3. You people who refuse to sully yourselves by voting for the lesser of two evils don’t understand, the majority doesn’t want progressive policies, or at least your ilk suck at selling them. You’re the people who gave us Nixon and G.W. Bush. No one who followed the 2008 election closely could have thought that Obama was anything other than a centrist Democrat. If you feel like you were duped, you were, but you duped yourself.

    1. Obama’s not a centrist Democrat. He’s more extreme than Bush. He’s not the lesser of two evils; he’s the more effective evil, as Glen Ford says. Don’t get it twisted.

      Also, Gore was right of center and a terrible candidate. Bush stole the 2000 auction. Gore didn’t contest the disenfranchisement of tens of thousands of voters. He lost his home state. The policies of Clinton and Gore were not progressive.

      “Those captive to images cast ballots based on how candidates make them feel. They vote for a slogan, a smile, perceived sincerity, and attractiveness, along with a carefully crafted personal narrative of the candidate. It is style and story, not content and fact, that inform mass politics. Politicians have learned that to get votes they must replicate the faux intimacy established between celebrities and the public. There has to be a sense, created through artful theatrical staging and scripting by political spin machines, that the politician is “one of us.” The politician, like the celebrity, has to give voters the impression that he or she, as Bill Clinton used to say, feels their pain. We have to be able to see ourselves in them. If this connection, invariably a product of extremely sophisticated artifice, is not established, no politician can get any traction in a celebrity culture.”

      – Chris Hedges, Empire of Illusion

    2. Gus, the argument here seems to be that anyone who is disappointed with Obama had deluded expectations. The fault is there’s—not Obama’s—and, consequently, they ought to vote for Obama again. (Frankly, I’d rather vote for Nixon.)

      In truth, while Obama did not run as anything but a centrist democrat, he has governed as a neoliberal and a neoconservative. He made numerous campaign pledges regarding the war on terror, habeas corpus, corporate influence in politics and our two-tiered economic and justice systems, issues on which his has proven worse than the Bush administration. So, in fact, the premise of your unpersuasive reasoning is itself false.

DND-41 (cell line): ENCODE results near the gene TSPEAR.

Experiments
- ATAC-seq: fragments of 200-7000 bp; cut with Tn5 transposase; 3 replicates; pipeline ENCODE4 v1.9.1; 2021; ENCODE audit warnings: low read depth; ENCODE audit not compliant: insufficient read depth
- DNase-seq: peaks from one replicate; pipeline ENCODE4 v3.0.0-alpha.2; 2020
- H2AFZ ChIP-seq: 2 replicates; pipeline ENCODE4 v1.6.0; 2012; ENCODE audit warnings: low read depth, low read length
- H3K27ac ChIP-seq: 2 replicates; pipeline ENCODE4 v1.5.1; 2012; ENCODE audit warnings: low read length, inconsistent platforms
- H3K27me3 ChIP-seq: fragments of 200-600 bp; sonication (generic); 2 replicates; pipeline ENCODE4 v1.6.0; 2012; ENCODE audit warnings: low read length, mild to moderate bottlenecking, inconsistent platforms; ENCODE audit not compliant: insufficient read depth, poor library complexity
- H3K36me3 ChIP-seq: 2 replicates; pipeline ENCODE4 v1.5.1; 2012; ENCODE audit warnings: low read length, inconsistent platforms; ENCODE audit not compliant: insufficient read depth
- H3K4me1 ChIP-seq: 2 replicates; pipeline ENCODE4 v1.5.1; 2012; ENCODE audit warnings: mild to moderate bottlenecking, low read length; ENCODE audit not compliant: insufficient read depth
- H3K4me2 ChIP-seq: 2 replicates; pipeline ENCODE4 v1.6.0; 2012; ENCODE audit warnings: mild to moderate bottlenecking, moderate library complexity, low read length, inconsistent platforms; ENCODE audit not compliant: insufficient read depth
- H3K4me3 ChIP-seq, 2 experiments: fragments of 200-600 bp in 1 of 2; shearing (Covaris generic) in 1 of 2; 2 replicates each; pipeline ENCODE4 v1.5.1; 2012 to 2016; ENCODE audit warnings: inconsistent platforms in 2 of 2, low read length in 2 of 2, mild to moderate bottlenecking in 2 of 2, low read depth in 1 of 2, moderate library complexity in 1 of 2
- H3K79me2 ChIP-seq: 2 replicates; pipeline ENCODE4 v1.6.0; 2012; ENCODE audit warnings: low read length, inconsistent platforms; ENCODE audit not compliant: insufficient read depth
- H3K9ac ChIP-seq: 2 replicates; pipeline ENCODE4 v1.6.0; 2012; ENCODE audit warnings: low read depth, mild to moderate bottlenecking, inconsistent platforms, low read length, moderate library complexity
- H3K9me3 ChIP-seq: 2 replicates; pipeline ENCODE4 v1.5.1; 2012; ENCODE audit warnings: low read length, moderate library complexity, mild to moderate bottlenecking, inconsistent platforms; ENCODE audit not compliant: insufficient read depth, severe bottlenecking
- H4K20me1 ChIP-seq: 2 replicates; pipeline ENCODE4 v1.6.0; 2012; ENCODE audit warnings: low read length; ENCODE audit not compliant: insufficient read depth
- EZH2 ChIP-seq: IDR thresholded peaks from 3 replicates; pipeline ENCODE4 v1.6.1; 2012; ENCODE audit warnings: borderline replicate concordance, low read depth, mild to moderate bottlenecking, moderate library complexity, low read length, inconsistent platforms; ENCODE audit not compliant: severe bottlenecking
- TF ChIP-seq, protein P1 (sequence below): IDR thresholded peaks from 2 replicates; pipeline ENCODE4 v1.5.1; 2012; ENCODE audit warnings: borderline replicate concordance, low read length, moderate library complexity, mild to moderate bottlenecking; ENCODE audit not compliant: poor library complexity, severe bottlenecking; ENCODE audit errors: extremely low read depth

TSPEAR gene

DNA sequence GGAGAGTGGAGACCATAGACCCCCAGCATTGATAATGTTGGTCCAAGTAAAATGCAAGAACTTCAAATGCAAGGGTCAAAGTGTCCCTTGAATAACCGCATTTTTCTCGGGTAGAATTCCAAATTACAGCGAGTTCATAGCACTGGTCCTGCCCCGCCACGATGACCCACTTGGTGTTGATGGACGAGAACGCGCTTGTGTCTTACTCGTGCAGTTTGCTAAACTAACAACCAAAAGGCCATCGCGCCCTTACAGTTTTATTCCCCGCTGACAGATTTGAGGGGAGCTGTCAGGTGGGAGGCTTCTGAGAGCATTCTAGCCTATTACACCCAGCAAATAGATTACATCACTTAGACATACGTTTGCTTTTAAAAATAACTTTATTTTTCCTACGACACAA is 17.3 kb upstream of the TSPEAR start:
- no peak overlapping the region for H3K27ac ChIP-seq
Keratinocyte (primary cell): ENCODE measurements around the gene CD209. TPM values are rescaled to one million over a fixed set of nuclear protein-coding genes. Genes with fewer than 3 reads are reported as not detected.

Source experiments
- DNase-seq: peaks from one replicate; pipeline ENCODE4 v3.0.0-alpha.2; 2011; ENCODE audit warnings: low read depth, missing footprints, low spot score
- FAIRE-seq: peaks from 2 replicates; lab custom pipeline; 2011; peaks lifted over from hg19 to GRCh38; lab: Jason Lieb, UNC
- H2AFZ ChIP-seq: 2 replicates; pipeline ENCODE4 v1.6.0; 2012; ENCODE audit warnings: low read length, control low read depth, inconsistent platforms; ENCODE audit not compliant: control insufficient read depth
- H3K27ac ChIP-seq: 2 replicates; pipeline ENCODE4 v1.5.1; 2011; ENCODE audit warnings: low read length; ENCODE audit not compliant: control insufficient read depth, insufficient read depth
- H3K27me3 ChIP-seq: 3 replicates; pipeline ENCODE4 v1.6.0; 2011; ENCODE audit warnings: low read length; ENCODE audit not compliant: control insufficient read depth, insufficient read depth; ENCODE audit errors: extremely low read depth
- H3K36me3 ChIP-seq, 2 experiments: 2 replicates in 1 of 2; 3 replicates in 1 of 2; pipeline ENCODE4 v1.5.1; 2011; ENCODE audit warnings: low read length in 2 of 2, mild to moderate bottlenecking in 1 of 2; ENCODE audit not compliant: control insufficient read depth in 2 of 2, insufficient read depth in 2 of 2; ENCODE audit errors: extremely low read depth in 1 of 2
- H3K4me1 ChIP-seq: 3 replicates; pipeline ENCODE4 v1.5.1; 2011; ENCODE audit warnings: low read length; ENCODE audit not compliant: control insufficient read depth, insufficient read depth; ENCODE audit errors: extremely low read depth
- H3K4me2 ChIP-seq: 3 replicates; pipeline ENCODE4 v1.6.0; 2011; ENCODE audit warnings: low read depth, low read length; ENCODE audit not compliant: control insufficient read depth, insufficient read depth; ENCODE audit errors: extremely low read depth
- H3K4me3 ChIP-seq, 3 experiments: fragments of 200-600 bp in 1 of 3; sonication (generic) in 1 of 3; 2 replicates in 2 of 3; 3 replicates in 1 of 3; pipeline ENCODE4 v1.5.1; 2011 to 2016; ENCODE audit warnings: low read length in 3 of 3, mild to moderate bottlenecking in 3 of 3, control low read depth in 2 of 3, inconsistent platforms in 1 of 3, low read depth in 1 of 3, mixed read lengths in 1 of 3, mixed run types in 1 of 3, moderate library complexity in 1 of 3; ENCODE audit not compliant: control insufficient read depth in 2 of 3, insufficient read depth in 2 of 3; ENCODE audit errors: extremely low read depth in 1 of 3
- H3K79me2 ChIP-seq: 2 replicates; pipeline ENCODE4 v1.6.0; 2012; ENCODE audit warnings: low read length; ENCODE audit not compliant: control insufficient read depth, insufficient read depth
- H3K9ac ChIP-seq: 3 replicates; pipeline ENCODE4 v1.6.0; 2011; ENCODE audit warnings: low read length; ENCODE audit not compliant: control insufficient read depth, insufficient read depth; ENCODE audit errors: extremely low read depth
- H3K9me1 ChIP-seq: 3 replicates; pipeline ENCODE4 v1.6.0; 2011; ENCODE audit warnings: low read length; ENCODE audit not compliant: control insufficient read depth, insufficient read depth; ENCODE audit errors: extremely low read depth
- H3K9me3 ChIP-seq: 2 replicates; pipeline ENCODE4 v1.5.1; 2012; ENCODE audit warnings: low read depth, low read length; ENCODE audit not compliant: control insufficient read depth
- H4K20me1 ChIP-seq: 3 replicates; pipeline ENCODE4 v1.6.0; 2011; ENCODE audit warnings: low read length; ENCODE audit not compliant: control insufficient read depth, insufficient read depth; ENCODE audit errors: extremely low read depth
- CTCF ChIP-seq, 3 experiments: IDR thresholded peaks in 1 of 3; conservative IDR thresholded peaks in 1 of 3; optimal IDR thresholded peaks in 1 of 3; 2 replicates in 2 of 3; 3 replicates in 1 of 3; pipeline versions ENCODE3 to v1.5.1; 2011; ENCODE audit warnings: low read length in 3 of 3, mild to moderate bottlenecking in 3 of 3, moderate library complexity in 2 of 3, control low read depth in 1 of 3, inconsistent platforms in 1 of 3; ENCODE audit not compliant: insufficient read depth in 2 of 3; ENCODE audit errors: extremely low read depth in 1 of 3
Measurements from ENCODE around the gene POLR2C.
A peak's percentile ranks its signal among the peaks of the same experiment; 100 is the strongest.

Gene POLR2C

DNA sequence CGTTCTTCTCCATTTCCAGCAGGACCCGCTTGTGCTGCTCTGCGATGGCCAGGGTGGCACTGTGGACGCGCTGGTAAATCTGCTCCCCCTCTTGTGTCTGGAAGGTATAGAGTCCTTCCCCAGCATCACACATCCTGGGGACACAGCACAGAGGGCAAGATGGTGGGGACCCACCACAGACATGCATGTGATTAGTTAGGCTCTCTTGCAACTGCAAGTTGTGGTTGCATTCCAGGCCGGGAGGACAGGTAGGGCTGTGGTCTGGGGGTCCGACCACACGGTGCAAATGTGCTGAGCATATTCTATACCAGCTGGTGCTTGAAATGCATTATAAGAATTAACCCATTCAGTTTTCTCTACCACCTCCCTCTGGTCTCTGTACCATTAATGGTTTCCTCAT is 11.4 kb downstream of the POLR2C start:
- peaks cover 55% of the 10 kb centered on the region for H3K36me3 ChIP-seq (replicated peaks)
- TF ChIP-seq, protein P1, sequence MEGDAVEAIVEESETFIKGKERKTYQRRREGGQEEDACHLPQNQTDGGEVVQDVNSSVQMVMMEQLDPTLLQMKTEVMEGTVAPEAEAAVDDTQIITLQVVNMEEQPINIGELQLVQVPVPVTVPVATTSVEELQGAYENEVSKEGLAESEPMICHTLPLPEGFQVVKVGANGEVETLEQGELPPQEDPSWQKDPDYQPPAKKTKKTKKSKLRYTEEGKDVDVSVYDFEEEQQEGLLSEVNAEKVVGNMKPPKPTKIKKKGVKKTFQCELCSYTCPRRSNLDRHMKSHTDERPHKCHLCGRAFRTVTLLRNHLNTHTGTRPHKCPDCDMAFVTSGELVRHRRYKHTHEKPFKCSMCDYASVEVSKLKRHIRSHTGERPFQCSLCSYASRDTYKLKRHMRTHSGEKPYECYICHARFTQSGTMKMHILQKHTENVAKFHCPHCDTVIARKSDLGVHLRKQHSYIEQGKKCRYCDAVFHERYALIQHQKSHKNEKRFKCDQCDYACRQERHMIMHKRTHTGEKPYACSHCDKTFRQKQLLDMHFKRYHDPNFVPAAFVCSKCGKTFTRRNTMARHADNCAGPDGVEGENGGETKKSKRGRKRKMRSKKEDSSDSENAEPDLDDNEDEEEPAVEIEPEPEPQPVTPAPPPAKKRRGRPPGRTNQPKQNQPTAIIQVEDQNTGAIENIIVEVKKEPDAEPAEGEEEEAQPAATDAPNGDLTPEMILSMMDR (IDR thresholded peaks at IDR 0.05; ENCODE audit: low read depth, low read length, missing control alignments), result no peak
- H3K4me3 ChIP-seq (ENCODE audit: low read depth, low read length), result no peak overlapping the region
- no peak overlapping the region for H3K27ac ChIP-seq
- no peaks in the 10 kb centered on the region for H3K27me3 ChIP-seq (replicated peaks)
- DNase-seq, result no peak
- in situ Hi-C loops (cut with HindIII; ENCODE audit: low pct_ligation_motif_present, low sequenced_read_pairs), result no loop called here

4. The author compares Obama to Bill Clinton, as if the two Presidents were birds of a feather.

    But a quick look at the record reveals precisely the opposite.

    Taxes for the rich went up under Clinton and down under Obama; income went up under Clinton, down under Obama; the size of government was reduced under Clinton, increased under Obama; the cost of government decreased under Clinton, exploded under Obama; the size of the military was reduced under Clinton and is burgeoning under Obama; the poverty rate plummeted under Clinton and is hemorrhaging under Obama; the number of illegal wars was zero under Clinton, beyond belief under Obama; human rights grew under Clinton and are under assault now; the Democratic Party grew under Clinton and is hemorrhaging membership under the Bammer; we were paying off the deficit under Clinton, not so much under Obama.

    The difference is clear. Bill Clinton is a centrist Democrat, while Barack Obama is a neocon posing as a centrist Democrat. It’s disconcerting to see my fellow lefties so thoroughly confused on this matter.

    1. This is complete bullshit. Much of it is factually incorrect, much of the rest is just talking about the impact of the economic disaster Obama inherited. There are lots of genuine criticisms of Obama but these aren’t them.

    2. I agree with everything but your conclusion.Clinton enjoyed (and furthered) Reagan’s reforms which rescued us from Carter’s ineptitude. Obama made worse the inherited Bush’s spending habits (and the real estate debacle was the making of both parties–active democrats and passive Republicans. Obama is the most left president in our history.

  5. There are two dry cleaners in town. One turned your suits purple the last time you took your clothes there. Think twice about walking away in the course of bargaining with the other.

  6. In addition to Glenn Greenwald and the BlackAgendaReport who’ve already been mentioned in the column above, I also highly recommend the analysis of Roger Hodge (author of The Mendacity of Hope), Tariq Ali (“The Obama Syndrome”), the journalist and activist Paul Street (author of the excellent “Barack Obama and the Future of American Politics”, “The Empire’s New Clothes”, “Empire and Inequality” and the blog at, Chris Hedges (find his columns at Truthdig), anti-war activist David Swanson (check out his numerous books and blog at, and also Lance Selfa, author of the just-released “The Democrats: A Critical History (updated edition)”.

      1. Oh! I forgot to include Deepa Kumar’s “Islamophobia and the Politics of Empire”, Michael Parenti’s “Democracy For the Few”, James Petras’ books and blog (, and the brilliant and prolific Vijay Prashad.